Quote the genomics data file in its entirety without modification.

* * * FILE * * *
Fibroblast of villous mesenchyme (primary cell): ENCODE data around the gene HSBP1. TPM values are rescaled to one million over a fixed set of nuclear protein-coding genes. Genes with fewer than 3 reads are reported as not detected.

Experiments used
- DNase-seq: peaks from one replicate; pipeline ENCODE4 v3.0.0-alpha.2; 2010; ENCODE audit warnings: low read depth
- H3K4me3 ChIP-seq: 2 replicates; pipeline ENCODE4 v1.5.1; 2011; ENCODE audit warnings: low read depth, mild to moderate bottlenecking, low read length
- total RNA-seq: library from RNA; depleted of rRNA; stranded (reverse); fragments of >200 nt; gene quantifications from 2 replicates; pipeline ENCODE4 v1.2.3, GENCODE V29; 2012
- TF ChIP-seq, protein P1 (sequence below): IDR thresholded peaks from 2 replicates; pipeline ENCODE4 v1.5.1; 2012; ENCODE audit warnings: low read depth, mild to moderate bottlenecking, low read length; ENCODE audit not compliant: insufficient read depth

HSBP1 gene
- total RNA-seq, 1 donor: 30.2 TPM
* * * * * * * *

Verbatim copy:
Fibroblast of villous mesenchyme (primary cell): ENCODE data around the gene HSBP1. TPM values are rescaled to one million over a fixed set of nuclear protein-coding genes. Genes with fewer than 3 reads are reported as not detected.

Experiments used
- DNase-seq: peaks from one replicate; pipeline ENCODE4 v3.0.0-alpha.2; 2010; ENCODE audit warnings: low read depth
- H3K4me3 ChIP-seq: 2 replicates; pipeline ENCODE4 v1.5.1; 2011; ENCODE audit warnings: low read depth, mild to moderate bottlenecking, low read length
- total RNA-seq: library from RNA; depleted of rRNA; stranded (reverse); fragments of >200 nt; gene quantifications from 2 replicates; pipeline ENCODE4 v1.2.3, GENCODE V29; 2012
- TF ChIP-seq, protein P1 (sequence below): IDR thresholded peaks from 2 replicates; pipeline ENCODE4 v1.5.1; 2012; ENCODE audit warnings: low read depth, mild to moderate bottlenecking, low read length; ENCODE audit not compliant: insufficient read depth

HSBP1 gene
- total RNA-seq, 1 donor: 30.2 TPM